Does your front of house live up to scrutiny?

Caring for your Lawn

First impressions really matter and it could take a matter of seconds to form a good impression or a detrimental one.  What does the frontage of your property say about your business?

If you thought Lawn Care meant bringing out the lawn mover and cutting the grass 2-3 times a week, then think again.  It takes a little love and a lot of care to achieve a good, healthy, lush green lawn.

There are 4 essential steps to achieving this:

  1. Aerating the lawn
  2. Scarifying the lawn
  3. Periodic lawn feeds
  4. Routine grass cutting

In this first installment, I’m going to talk about Aeration

Aeration, in simple terms,  essentially means allowing the lawn to ‘BREATHE’.
Just imaging doing a Yoga Class or deep breathing exercises, taking deep in/out breaths through the abdomen to create space between your internal organs.  By creating deep holes in the lawn, aerating creates space in the soil to let the gasses out (carbon dioxide), and the fresh air in (oxygen) which stimulates mircro bacterial activity.

Aeration is necessary because certain natural environmental elements can cause the lawn to become either waterlogged during heavy rain or very dry during hot summer months.  This is especially so in heavy clay areas which are slow to absorb water.  Grass becomes covered in moss and possibly a thick layer of ‘thatch’ (see below) may begin to form.  All of these can conspire to inhibit root growth.

Aerating the lawn stimulates and encourages growth by allowing rain water to reach the roots and improve drainage.  The deep holes that are created as part of the aerating process allow the soil to breathe, promoting roots to grow deeper, therefore encouraging growth of healthy green grass.

Aerating also relieves ‘compaction’ (see explanation below) on heavy use areas.  Compaction prevents the grass roots from absorbing the air, water and nutrients. No air means no sustenance for the roots.

Aeration can be done by using special aerating equipment or standard garden forks.  The method used depends on the nature of the problem and the size of the lawn.

Aeration should be carried out  where signs of dry brown patches on the lawn are indicative of the grass roots lacking in water and nutrients.  This usually occurs during the dry summer months when more water evaporates the ground than can be absorbed.

Clay soil areas and slopping ground are also good areas for aeration where water either puddles on top after the lawn is watered or runs off rather than being absorbed into the soil.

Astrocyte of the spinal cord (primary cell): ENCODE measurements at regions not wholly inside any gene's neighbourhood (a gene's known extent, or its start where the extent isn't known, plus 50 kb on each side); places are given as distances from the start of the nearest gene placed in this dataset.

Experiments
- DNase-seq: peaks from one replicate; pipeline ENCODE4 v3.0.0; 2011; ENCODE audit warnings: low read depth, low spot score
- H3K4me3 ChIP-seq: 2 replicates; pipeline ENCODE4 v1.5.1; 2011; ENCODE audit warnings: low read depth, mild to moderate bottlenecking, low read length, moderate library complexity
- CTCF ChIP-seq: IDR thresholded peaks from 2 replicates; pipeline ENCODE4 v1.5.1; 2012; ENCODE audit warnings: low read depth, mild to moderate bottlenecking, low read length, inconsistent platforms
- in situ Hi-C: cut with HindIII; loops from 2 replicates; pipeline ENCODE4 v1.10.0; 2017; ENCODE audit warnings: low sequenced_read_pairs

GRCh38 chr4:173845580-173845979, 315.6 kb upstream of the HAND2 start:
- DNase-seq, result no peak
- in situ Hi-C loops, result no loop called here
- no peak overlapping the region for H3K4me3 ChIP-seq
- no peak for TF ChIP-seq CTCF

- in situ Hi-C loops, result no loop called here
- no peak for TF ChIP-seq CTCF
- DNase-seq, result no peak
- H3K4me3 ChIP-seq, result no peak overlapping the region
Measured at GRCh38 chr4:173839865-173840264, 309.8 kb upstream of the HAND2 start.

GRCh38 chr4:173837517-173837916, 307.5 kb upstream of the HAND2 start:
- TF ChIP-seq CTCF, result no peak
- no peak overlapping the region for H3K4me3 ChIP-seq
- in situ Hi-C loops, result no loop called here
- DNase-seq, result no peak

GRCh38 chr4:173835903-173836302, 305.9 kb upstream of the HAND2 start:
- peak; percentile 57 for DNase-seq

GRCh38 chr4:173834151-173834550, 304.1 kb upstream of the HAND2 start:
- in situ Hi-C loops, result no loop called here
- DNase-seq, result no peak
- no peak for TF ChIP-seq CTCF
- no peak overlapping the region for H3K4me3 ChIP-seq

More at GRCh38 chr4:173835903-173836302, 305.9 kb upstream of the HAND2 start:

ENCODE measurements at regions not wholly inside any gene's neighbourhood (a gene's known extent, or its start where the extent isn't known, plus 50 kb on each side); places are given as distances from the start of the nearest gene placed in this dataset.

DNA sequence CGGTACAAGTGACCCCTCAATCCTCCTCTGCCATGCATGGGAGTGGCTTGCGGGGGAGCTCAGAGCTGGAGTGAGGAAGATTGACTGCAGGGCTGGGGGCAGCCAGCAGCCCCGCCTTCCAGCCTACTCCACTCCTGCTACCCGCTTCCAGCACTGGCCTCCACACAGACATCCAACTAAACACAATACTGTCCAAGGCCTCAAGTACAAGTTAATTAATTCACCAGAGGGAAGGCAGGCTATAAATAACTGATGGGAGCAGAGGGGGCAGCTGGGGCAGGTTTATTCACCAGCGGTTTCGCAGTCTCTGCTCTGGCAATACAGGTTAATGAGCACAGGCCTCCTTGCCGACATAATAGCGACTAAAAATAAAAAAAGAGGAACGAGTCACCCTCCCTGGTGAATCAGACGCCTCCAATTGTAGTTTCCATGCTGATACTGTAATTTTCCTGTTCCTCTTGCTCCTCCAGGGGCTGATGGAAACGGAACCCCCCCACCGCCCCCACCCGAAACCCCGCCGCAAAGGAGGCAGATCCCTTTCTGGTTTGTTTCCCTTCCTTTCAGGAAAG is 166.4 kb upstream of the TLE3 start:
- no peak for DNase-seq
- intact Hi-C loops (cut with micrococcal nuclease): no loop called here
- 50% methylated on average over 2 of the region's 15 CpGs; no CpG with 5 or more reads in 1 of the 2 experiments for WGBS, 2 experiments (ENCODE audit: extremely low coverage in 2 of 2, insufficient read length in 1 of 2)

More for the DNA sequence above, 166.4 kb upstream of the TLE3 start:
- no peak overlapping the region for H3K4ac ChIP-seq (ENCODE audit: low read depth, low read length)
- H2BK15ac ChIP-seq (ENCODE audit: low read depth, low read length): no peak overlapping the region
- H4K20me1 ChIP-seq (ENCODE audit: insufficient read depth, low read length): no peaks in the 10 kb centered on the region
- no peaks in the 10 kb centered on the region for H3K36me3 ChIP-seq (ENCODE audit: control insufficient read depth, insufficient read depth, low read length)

Other problem ares are water logged ground where better drainage improvement is required.

The best time to aerate the lawn is when the soil is moist, usually during Spring and early Summer or Autumn months.  It is not advisable to aerate the lawn during heavy rain fall or very hot periods when heavy dry soil will make aerating difficult.

It is usually sufficient to aerate the lawn once a year.

Overseeding after aeration on dry patches would be advisable, preferably early in the season to allow the seeds to take route and germinate, creating a uniform appearance.

Fertilization may not always be necessary but this depends on the overall condition of the lawn before and after it is aerated.

A brief explanation of terminology and frequently asked questions

Compaction can be seen in heavy use areas where the lawn gets trampled over or where there is water logged grass or heavy covering of moss on top of the grass. Compaction prevents the grass roots from absorbing the air, water and nutrients. No air means no sustenance for the roots.

Thatch is a tight and spongy layer of dead stems, leaves and roots which form between the layers of actively growing grass and soil.  A deep layer of thatch will dry out easily and restrict the absorption of air, water and nutrients by the grass roots.

Is watering the lawn not sufficient? It really depends on what the condition of the lawn is.  If there is a build up of moss or thatch than it is better to aerate the lawn, for the reasons explained above.

What happens to the holes left in the lawn after aeration? They will eventually disappear.

Watch out for my next installment on Lawn Care:  ‘Scarifying’

In the meantime, if you have any questions or require advice about caring for your lawn than drop Bandon Services a note to info@bandonservices.co.uk or call 01582 580490

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Posted in Lawn Care

Glenn O'Brien
Managing Director Bandon Services

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